As mentioned in the first vignette, bandle uses a complex model to analyse the data. Markov-Chain Monte-Carlo (MCMC) is used to sample the posterior distribution of parameters and latent variables from which statistics of interest can be computed. Again, here we only run a few iterations for brevity but typically one needs to run thousands of iterations to ensure convergence, as well as multiple parallel chains.

3.1 Fitting Gaussian processes

First, we need to fit non-parametric regression functions to the markers profiles. We use the fitGPmaternPC function using the default penalised complexity priors (see ?fitGP), which work well.

gpParams <- lapply(thplopit, function(x) fitGPmaternPC(x))

We apply the fitGPmaternPC function on to each dataset by using lapply over the thplopit list of data. The posterior predictive means, standard deviations and MAP hyperparamters for the GP are returned. If desired we can visualise the predictives overlaid onto the marker profiles of the data by using the plotGPmatern function.

The prior needs to form a K*3 matrix (where K is the number of subcellular classes in the data),

(mrkCl <- getMarkerClasses(thplopit[[1]], fcol = "markers"))
##  [1] "40S/60S Ribosome"      "Chromatin"             "Cytosol"              
##  [4] "Endoplasmic Reticulum" "Golgi Apparatus"       "Lysosome"             
##  [7] "Mitochondria"          "Nucleolus"             "Nucleus"              
## [10] "Peroxisome"            "Plasma Membrane"

So for this data we require a 11*3 matrix. Three columns are needed which represent the hyperparameters length-scale, amplitude, variance. We have found that the matrix(c(10, 60, 250), nrow = 1) worked well for the smaller datasets with a few hundred proteins, as tested in Crook et al. (2021). Here, we found that matrix(c(1, 60, 100) worked well. This is a bigger dataset with several thousand proteins and many more subcellular classes. This was visually assessed by passing these values and visualising the GP fit using the plotGPmatern function. Generally, (1) increasing the lengthscale parameter (the first column of the hyppar matrix) increases the spread of the covariance i.e. the similarity between points, (2) increasing the amplitude parameter (the second column of the hyppar matrix) increases the maximum value of the covariance and lastly (3) decreasing the variance (third column of the hyppar matrix) reduces the smoothness of the function to allow for local variations. We strongly recommend users start with the recommended parameters and change and assess them as necessary for their dataset by visually evaluating the fit of the GPs using the plotGPmatern function.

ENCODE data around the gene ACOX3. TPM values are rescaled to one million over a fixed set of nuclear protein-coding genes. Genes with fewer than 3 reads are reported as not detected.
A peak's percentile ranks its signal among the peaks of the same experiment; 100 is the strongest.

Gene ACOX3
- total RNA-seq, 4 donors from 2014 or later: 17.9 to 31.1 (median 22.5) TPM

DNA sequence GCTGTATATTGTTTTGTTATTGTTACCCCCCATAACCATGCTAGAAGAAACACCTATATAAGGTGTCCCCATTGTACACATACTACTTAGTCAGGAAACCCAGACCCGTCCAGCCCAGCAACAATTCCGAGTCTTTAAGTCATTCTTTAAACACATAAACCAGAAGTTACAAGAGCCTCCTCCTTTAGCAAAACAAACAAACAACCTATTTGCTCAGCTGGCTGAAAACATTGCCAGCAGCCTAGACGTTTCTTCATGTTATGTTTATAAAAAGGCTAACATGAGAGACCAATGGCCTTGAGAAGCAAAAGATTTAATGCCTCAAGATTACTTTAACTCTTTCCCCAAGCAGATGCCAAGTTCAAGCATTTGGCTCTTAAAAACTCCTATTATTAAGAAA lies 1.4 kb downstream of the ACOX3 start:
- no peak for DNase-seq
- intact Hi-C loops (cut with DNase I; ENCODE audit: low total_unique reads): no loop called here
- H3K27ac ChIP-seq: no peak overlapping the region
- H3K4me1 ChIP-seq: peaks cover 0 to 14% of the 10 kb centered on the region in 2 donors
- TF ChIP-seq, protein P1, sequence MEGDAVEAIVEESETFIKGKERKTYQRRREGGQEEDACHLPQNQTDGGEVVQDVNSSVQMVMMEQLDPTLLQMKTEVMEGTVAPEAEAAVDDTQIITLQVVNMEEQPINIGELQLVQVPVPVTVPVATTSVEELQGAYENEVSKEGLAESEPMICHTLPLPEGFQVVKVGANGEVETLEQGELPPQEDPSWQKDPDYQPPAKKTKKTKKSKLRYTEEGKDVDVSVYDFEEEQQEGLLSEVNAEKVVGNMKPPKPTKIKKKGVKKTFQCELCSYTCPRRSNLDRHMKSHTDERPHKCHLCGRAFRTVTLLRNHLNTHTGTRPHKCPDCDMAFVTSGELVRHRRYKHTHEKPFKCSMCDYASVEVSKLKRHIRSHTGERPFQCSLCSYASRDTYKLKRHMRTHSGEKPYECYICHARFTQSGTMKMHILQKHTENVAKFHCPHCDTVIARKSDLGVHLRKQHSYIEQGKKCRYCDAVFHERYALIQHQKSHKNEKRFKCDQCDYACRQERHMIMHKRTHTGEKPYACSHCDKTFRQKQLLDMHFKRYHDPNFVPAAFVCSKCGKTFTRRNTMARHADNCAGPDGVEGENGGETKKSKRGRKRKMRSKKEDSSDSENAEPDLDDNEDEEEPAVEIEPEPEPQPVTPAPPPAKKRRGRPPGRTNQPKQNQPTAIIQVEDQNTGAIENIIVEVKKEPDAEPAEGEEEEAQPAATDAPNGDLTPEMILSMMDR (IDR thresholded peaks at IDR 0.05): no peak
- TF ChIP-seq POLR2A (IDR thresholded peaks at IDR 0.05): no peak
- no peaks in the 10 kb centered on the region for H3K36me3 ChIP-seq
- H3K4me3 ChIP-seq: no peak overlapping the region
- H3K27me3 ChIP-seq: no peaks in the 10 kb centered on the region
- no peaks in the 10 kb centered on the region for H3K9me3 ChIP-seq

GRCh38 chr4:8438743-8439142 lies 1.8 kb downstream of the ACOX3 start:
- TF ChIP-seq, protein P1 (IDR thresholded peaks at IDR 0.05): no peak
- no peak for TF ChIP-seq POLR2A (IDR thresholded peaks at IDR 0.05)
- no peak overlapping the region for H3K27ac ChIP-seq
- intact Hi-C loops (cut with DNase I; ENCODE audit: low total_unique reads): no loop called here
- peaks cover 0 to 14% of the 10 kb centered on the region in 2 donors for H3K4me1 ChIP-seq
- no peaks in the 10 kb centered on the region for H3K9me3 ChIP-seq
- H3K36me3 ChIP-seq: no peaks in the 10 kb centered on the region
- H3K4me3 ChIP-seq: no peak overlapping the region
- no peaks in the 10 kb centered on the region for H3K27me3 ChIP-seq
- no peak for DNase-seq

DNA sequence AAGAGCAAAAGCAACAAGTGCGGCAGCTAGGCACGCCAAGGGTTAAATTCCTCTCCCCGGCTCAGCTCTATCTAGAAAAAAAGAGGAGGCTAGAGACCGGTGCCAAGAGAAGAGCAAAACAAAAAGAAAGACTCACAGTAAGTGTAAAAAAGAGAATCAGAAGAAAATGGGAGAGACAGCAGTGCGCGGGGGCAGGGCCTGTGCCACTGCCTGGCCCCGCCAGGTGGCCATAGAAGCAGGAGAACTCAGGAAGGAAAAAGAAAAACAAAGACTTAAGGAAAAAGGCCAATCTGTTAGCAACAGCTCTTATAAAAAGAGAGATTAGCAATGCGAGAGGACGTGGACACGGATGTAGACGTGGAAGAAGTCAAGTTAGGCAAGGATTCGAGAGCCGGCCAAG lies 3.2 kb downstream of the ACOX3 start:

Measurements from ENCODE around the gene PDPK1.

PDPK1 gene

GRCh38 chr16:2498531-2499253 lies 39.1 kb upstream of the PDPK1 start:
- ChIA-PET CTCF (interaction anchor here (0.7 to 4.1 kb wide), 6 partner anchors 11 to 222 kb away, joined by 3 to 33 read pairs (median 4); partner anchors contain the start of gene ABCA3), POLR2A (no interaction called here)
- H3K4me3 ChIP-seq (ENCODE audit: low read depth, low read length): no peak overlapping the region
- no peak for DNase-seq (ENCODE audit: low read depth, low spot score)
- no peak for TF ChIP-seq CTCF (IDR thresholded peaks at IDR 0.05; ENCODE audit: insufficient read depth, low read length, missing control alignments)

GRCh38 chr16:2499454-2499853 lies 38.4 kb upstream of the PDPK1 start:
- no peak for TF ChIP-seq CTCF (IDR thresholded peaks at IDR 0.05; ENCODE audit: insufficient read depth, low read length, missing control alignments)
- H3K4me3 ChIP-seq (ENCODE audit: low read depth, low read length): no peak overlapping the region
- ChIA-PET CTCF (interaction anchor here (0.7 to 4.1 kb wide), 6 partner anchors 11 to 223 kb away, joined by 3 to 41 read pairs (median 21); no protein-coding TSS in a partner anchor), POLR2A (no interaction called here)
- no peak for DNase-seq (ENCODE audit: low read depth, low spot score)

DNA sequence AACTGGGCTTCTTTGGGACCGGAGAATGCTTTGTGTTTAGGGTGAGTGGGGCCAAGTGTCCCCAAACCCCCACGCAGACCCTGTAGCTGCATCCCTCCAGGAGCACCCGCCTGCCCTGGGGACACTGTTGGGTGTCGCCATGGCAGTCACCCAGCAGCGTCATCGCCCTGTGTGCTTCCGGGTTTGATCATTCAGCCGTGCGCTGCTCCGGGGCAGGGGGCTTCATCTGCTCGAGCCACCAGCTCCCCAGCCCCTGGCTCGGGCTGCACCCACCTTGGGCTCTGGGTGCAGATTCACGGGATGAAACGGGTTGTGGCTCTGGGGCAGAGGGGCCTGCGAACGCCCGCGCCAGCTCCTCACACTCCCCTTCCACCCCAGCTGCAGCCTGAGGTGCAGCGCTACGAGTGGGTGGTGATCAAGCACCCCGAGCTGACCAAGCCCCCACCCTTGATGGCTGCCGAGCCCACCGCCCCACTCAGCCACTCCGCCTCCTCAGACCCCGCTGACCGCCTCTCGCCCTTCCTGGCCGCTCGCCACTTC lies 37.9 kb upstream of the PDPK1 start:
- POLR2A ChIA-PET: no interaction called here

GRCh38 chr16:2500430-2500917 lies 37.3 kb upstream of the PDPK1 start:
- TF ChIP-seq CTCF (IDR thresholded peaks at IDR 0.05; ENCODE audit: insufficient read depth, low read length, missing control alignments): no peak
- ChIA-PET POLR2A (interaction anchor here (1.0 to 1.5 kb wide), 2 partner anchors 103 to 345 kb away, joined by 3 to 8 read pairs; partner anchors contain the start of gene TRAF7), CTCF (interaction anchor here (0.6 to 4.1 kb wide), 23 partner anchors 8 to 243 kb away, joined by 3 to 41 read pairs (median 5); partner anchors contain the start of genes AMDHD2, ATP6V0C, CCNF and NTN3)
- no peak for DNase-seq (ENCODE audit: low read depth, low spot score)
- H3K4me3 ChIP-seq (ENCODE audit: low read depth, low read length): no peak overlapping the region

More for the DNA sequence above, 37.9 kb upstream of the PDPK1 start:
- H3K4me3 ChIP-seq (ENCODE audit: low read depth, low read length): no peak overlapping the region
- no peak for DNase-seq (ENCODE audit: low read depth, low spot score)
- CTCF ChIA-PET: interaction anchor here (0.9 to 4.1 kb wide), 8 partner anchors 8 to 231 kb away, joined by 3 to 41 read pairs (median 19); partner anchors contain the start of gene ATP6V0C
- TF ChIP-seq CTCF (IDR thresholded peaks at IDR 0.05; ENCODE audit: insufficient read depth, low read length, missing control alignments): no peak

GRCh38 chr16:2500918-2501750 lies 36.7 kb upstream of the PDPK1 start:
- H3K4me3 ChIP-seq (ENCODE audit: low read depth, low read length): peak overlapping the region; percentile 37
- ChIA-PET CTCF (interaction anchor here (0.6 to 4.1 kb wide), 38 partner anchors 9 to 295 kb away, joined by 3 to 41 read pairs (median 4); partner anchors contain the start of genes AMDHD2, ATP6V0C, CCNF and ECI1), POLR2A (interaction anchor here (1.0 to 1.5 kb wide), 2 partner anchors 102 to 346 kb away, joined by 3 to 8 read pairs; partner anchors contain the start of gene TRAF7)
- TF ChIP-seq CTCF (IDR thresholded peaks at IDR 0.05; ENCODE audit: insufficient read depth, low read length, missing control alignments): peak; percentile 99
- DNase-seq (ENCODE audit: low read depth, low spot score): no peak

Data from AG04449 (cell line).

K <- length(mrkCl)
pc_prior <- matrix(NA, ncol = 3, K)
pc_prior[seq.int(1:K), ] <- matrix(rep(c(1, 60, 100),
                                       each = K), ncol = 3)
##      [,1] [,2] [,3]
## [1,]    1   60  100
## [2,]    1   60  100
## [3,]    1   60  100
## [4,]    1   60  100
## [5,]    1   60  100
## [6,]    1   60  100

Now we have generated these complexity priors we can pass them as an argument to the fitGPmaternPC function. For example,

gpParams <- lapply(thplopit,
                   function(x) fitGPmaternPC(x, hyppar = pc_prior))

By plotting the predictives using the plotGPmatern function we see that the distributions and fit looks sensible for each class so we will proceed with setting the prior on the weights.

par(mfrow = c(4, 3))
plotGPmatern(thplopit[[1]], gpParams[[1]])